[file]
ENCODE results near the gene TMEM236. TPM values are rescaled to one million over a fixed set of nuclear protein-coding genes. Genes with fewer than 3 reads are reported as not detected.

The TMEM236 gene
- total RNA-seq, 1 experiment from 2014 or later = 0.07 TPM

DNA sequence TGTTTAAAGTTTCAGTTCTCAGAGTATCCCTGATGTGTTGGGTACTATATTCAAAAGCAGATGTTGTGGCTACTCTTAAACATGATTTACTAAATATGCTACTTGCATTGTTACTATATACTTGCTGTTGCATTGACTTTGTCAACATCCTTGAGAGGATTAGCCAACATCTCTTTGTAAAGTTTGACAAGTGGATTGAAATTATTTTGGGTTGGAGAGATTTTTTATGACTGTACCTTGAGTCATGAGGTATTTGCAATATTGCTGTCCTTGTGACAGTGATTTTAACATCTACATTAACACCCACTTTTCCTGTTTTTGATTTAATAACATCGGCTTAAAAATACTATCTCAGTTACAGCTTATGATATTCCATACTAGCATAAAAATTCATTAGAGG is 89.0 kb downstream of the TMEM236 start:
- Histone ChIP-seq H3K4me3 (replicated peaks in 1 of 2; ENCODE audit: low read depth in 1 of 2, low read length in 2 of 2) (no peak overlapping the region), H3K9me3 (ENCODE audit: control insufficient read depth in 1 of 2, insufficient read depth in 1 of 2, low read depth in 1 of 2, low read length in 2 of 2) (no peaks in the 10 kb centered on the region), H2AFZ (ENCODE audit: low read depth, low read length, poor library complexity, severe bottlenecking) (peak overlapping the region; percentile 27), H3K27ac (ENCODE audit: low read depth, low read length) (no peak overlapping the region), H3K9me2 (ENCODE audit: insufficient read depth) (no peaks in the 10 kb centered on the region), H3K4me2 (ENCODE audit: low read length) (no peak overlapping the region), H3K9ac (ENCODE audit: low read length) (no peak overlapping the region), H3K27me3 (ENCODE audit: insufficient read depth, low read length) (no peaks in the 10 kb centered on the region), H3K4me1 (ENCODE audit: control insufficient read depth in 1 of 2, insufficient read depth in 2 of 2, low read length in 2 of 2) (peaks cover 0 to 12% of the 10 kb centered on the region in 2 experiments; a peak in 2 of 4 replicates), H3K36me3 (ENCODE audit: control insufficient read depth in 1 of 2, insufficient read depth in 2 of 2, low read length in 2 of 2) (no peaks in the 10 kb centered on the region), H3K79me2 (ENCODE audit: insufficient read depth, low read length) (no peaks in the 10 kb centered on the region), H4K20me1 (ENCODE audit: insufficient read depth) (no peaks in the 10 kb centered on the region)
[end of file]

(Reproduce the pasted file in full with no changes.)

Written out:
ENCODE results near the gene TMEM236. TPM values are rescaled to one million over a fixed set of nuclear protein-coding genes. Genes with fewer than 3 reads are reported as not detected.

The TMEM236 gene
- total RNA-seq, 1 experiment from 2014 or later = 0.07 TPM

DNA sequence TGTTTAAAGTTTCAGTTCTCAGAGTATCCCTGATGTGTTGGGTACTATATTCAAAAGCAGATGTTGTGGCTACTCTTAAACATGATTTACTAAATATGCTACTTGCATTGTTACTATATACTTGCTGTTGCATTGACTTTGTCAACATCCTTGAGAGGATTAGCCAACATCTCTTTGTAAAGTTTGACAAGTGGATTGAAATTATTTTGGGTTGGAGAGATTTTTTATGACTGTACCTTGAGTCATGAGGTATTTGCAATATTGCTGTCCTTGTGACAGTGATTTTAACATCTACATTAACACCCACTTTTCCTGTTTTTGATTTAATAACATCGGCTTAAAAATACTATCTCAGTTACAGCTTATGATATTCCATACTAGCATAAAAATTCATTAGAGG is 89.0 kb downstream of the TMEM236 start:
- Histone ChIP-seq H3K4me3 (replicated peaks in 1 of 2; ENCODE audit: low read depth in 1 of 2, low read length in 2 of 2) (no peak overlapping the region), H3K9me3 (ENCODE audit: control insufficient read depth in 1 of 2, insufficient read depth in 1 of 2, low read depth in 1 of 2, low read length in 2 of 2) (no peaks in the 10 kb centered on the region), H2AFZ (ENCODE audit: low read depth, low read length, poor library complexity, severe bottlenecking) (peak overlapping the region; percentile 27), H3K27ac (ENCODE audit: low read depth, low read length) (no peak overlapping the region), H3K9me2 (ENCODE audit: insufficient read depth) (no peaks in the 10 kb centered on the region), H3K4me2 (ENCODE audit: low read length) (no peak overlapping the region), H3K9ac (ENCODE audit: low read length) (no peak overlapping the region), H3K27me3 (ENCODE audit: insufficient read depth, low read length) (no peaks in the 10 kb centered on the region), H3K4me1 (ENCODE audit: control insufficient read depth in 1 of 2, insufficient read depth in 2 of 2, low read length in 2 of 2) (peaks cover 0 to 12% of the 10 kb centered on the region in 2 experiments; a peak in 2 of 4 replicates), H3K36me3 (ENCODE audit: control insufficient read depth in 1 of 2, insufficient read depth in 2 of 2, low read length in 2 of 2) (no peaks in the 10 kb centered on the region), H3K79me2 (ENCODE audit: insufficient read depth, low read length) (no peaks in the 10 kb centered on the region), H4K20me1 (ENCODE audit: insufficient read depth) (no peaks in the 10 kb centered on the region)